Types of Conservatorships

Conservatorships were created to afford protection for disabled individuals. Without a conservatorship, the law will consider every individual over the age of 18, or 21 in some states, to be a fully functioning adult. As a parent of a child with special needs, it can be beneficial to have some control over your adult child’s estate or personal choices.

A disabled adult who has difficulty managing his or her own affairs or making appropriate decisions will benefit from a conservatorship. To find out how to set one up, please call Stern Law, PLLC at (800) 462-5772 today for a free consultation.

Options for a conservatorship

Several types of conservatorship exist in order to provide your child with the amount of support and protection required, while maximizing independence. Each state will have its own specific laws governing conservatorships. The most common types of conservatorships are as follows:

  • Limited Conservatorship — This form of conservatorship is used for higher functioning adult children. In a limited conservatorship, the conservator, generally a parent, will be appointed if necessary and the conservator shall have only that power necessitated by the adult child’s limitations. Therefore, if the disabled adult is able to manage his or her income and daily living expenses, but not real estate or investment funds, the conservatorship shall only apply to such investments or real estate. Conservatorship is not only granted over the adult child’s estate; it can be over the child’s person as well. For instance, if the adult child is unable to make reasoned decisions concerning living situations, the conservatorship can be limited to the power to control the child’s housing.
  • Temporary Conservatorship — When a petition for appointment of conservator is pending, if the court finds that an urgent situation exists which will likely result in harm to the property, income, or entitlements of the disabled adult, on motion, the court may appoint a temporary conservator. The length of time for a temporary conservator is set by the individual state, but often is around 90 days. This can be extended for good cause. Temporary conservatorships can also be used where the disabled adult, also termed the ward, is merely suffering from a temporary condition that renders him or her unable to manage their affairs.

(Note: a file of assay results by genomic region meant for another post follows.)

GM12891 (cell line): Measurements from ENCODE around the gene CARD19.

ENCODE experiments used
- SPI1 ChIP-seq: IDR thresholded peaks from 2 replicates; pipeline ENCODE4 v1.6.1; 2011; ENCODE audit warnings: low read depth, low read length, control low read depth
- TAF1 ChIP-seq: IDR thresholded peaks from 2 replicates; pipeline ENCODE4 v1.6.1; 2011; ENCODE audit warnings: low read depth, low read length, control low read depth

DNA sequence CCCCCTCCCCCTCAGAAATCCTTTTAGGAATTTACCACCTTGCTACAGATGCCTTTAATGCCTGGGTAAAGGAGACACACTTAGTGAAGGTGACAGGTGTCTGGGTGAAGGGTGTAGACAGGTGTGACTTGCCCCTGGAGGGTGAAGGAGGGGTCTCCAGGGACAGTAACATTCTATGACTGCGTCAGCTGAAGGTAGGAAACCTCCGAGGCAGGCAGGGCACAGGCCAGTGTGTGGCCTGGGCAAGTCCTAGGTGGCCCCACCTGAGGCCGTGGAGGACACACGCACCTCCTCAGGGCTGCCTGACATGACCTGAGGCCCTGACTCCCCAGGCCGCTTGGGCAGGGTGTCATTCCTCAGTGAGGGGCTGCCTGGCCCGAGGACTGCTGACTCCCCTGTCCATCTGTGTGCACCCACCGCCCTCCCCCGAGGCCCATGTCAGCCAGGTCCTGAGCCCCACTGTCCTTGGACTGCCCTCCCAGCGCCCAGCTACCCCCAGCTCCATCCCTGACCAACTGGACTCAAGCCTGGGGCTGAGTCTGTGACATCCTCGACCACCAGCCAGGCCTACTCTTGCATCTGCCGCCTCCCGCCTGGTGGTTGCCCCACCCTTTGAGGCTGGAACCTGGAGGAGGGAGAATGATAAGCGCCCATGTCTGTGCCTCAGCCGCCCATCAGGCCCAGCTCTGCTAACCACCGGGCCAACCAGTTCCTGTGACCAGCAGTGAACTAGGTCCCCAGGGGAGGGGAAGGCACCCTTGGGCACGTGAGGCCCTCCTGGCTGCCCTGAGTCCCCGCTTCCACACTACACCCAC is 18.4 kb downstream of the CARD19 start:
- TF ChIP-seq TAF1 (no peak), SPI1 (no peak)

• Full or Plenary Conservatorship — This type of conservatorship gives the conservator nearly total control over the ward’s affairs. For adult children with severe disabilities, this form of conservatorship will be the most helpful. Some of the rights the ward will no longer have include the right to: vote, dispose of property, make purchases, execute instruments, hold a driver’s license, enter into contractual relationships, and give or refuse consent to medical examinations or treatments. While this seems like a rather extreme measure, depending upon the degree of your child’s disability, it can offer significant protection from poor decision making or overreaching individuals.

The important thing to remember with conservatorships is that the court always approaches these actions with the goal of allowing the disabled adult to retain as much control over their affairs as possible. Further, the conservator is not entirely bound by the court’s decision. If, for instance, the court has stripped the ward of the ability to make purchases, the conservator could still allow the ward spending money or encourage their participation in money management as much as they are able.

A conservatorship is not intended to strip away power from the disabled adult; rather, it is designed to promote and protect the well-being of the individual while encouraging independence and self-reliance. To learn more about whether a conservatorship can benefit your adult child, please call (800) 462-5772 to contact Stern Law, PLLC today.

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